Having grown up on the Tomb with information of all sorts flooding into the area he knew they weren’t bad, but Prospero still thought that they could do better. Either the Dark Ring, or someone else making their own sect. Saying that the Order of One Hundred Stars- which he was very pleased with the progress of- was a sect in the upper realms would be going a bit far, with only a half dozen members. But there was the potential to expand. The others even had the intention to create something of the sort, though how was still somewhat in question. Such things took time.
Finding time when Hoyt was alone was simple on Zethea. Interrupting another’s cultivation was rude, but Prospero didn’t even have to wait for Hoyt to come out of his meditation when he got close. “Do you need anything?”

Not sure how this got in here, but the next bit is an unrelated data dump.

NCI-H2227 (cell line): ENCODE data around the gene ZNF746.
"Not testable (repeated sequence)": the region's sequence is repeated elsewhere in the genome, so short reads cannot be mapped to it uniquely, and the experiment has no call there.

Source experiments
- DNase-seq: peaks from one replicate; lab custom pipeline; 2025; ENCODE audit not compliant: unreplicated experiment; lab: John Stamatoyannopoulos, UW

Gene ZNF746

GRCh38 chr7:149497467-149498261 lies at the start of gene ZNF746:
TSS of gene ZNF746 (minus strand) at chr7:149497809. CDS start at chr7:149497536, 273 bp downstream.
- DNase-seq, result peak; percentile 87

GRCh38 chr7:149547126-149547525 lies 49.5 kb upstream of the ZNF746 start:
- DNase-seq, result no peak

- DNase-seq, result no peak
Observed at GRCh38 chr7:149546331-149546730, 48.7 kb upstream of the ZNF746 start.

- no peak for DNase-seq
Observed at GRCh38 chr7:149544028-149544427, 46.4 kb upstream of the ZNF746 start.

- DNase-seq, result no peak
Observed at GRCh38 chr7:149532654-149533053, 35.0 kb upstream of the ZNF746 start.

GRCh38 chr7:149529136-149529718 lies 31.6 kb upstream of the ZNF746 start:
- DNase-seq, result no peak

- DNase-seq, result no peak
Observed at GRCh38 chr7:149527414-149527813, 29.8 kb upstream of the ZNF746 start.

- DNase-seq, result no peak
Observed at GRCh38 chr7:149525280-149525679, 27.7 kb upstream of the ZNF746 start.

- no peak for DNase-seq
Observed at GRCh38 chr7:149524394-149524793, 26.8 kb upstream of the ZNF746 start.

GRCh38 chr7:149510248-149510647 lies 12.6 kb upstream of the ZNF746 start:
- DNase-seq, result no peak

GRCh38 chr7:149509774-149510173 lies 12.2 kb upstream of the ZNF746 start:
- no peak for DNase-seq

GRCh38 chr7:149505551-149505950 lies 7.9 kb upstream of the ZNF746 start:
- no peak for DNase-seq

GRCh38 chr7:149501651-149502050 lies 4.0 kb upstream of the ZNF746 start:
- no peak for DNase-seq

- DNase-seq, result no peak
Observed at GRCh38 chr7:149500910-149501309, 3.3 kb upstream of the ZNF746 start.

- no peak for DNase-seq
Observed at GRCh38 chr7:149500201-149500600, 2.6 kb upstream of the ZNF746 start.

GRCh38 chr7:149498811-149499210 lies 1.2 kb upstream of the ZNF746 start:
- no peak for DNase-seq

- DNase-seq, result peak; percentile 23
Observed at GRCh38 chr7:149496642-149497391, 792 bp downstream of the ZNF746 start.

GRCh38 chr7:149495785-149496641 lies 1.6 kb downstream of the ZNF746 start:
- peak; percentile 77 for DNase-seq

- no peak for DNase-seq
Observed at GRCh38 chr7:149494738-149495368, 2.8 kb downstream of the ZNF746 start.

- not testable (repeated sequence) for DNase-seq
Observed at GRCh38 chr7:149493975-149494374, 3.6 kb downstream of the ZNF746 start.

Prospero wondered. “I just want to talk, I suppose. I’m not sure if I was a good grandfather.”
“Maybe not,” Hoyt shrugged, “But I didn’t really give you the chance. I wasn’t a terribly good grandson either.”
Silence held the majority of the conversation, but it wasn’t entirely uncomfortable. “I thought allowing you to forge your own path was the best. Especially with the results I saw.”
“It is what I wanted,” Hoyt agreed. “It’s hard to say if it was ultimately better, but I appreciate it nonetheless.”
“I wanted to be closer,” Prospero explained. “But after the loss of your parents, I didn’t really know how to approach you.”
“I understand,” Hoyt said. “I don’t feel any resentment. I respected you greatly as a cultivator and as a person. I just don’t think we were much of a family.”
“And you found another grandfather.”